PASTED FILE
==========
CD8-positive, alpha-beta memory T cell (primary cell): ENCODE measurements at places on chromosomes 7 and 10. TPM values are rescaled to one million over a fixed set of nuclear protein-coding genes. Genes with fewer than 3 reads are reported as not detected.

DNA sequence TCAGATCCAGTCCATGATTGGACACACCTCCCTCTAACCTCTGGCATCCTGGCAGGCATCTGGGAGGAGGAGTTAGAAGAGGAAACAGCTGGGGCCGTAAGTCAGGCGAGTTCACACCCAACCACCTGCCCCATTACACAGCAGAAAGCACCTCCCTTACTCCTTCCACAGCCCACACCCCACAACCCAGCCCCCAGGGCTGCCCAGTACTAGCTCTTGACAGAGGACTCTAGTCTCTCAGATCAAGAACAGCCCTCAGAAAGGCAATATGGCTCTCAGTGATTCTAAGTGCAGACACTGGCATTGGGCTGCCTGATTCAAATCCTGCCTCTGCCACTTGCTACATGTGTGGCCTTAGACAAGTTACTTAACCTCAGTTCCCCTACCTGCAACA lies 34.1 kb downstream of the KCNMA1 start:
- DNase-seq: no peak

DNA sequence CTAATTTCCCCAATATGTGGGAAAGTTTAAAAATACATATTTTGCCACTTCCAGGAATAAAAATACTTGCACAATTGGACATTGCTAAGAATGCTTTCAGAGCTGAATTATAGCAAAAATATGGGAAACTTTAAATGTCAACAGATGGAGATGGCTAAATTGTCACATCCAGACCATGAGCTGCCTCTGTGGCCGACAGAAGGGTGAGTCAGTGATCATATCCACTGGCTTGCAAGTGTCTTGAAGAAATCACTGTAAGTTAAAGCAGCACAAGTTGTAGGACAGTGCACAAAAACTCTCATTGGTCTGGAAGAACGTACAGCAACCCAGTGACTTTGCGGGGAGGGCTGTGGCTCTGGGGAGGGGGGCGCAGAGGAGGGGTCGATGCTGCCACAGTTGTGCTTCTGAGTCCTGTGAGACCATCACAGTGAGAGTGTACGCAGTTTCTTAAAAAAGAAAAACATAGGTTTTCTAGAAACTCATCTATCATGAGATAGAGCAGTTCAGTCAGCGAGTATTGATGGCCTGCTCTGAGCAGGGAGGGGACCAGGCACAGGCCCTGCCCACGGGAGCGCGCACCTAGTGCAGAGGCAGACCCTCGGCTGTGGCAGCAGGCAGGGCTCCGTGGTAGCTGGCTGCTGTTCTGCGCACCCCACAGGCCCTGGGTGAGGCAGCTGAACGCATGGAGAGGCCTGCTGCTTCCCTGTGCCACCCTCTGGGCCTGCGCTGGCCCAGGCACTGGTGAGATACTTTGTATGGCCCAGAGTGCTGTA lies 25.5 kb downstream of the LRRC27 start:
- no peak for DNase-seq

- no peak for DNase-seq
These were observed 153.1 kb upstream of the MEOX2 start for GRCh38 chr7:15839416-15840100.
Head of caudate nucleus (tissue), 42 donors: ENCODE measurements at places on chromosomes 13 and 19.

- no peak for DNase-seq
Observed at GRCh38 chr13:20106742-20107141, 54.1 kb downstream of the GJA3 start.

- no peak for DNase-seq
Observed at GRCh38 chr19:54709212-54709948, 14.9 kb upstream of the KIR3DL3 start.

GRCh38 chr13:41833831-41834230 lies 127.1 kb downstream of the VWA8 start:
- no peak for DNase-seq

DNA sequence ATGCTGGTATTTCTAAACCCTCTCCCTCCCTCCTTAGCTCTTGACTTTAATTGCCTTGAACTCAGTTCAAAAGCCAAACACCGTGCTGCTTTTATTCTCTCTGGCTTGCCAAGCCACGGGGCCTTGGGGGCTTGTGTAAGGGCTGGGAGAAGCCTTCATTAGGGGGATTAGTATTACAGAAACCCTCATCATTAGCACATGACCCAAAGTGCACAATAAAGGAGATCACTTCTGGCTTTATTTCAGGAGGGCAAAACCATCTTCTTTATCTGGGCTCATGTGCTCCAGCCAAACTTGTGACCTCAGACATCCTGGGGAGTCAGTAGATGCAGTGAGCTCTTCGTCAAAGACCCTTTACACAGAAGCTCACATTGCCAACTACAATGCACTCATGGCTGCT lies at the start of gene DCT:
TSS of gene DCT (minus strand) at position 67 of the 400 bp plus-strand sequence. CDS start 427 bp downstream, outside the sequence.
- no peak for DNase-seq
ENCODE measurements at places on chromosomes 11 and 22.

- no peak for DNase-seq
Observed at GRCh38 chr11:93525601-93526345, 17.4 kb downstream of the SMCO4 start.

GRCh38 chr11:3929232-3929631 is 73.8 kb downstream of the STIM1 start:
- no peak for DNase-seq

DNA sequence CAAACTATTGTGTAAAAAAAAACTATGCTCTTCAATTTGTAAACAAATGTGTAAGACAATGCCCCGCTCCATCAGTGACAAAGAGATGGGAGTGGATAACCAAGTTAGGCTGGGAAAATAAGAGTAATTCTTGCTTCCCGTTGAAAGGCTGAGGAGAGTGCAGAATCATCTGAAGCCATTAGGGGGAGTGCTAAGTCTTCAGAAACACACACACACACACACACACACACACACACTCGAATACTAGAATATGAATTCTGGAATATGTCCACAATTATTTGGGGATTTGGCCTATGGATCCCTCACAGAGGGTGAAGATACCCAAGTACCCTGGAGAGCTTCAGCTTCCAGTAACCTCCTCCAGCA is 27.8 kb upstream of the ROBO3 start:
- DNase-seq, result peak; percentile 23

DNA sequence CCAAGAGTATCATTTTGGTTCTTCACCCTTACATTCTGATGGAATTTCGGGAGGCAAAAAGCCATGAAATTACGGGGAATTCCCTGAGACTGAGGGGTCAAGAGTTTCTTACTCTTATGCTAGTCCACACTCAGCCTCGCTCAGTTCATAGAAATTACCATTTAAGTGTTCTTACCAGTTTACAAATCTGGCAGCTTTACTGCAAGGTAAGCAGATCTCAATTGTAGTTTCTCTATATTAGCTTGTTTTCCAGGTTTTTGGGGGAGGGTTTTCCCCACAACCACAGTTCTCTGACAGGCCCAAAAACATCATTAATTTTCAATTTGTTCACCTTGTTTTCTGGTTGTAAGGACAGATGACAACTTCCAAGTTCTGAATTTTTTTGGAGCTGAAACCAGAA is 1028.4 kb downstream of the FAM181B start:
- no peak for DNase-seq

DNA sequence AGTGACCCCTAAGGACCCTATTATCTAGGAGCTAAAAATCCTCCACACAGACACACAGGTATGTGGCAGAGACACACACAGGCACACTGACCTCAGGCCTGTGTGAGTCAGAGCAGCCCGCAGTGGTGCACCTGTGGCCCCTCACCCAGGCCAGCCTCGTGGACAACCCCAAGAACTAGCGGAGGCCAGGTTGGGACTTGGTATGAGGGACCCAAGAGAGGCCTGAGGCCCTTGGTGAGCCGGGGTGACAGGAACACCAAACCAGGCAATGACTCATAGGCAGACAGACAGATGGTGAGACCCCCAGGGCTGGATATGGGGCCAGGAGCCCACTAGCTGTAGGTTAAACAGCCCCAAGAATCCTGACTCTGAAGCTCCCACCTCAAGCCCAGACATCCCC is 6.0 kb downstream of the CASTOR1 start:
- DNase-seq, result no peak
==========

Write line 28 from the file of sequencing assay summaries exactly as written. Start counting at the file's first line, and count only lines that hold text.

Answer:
- DNase-seq, result no peak